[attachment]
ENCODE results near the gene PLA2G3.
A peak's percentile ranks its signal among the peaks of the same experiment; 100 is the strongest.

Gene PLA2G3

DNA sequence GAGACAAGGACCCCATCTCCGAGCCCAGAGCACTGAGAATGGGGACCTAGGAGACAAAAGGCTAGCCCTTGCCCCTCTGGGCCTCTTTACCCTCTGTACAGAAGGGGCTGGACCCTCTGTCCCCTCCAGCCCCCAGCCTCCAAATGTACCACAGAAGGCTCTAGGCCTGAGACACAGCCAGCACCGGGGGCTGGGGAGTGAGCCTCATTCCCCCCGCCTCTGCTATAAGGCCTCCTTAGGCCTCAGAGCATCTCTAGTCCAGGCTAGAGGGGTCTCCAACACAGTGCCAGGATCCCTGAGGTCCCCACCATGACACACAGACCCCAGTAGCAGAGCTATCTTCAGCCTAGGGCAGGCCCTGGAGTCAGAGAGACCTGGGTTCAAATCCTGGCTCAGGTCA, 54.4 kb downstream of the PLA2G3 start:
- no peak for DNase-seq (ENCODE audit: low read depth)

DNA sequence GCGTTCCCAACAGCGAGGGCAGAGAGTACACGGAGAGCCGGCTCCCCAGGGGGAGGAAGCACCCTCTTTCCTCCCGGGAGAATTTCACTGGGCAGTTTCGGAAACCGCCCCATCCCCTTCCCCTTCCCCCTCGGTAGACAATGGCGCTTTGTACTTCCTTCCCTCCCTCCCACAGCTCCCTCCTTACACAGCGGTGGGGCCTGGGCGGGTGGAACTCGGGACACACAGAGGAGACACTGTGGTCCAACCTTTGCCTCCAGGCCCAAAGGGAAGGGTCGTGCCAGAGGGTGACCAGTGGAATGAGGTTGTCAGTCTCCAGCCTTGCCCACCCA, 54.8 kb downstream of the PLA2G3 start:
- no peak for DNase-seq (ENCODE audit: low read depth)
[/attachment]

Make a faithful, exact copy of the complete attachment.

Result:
ENCODE results near the gene PLA2G3.
A peak's percentile ranks its signal among the peaks of the same experiment; 100 is the strongest.

Gene PLA2G3

DNA sequence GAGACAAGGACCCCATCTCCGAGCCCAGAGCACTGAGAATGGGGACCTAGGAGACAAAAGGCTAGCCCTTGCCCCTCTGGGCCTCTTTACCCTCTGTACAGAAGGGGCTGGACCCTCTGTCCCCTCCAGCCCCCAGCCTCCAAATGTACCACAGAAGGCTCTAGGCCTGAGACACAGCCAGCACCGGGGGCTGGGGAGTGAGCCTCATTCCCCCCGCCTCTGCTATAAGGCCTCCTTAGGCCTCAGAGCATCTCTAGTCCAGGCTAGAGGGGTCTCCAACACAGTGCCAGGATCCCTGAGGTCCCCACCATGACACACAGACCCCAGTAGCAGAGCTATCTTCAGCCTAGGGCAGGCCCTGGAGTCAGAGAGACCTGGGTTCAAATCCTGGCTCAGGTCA, 54.4 kb downstream of the PLA2G3 start:
- no peak for DNase-seq (ENCODE audit: low read depth)

DNA sequence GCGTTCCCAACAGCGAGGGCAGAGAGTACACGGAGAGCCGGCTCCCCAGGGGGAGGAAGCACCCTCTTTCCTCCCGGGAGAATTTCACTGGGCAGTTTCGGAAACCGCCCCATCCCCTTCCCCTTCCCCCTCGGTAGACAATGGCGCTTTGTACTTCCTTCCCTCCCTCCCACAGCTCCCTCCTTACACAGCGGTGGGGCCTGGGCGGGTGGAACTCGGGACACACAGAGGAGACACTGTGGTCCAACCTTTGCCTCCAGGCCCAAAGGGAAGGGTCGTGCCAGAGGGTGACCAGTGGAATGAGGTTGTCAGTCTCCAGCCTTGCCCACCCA, 54.8 kb downstream of the PLA2G3 start:
- no peak for DNase-seq (ENCODE audit: low read depth)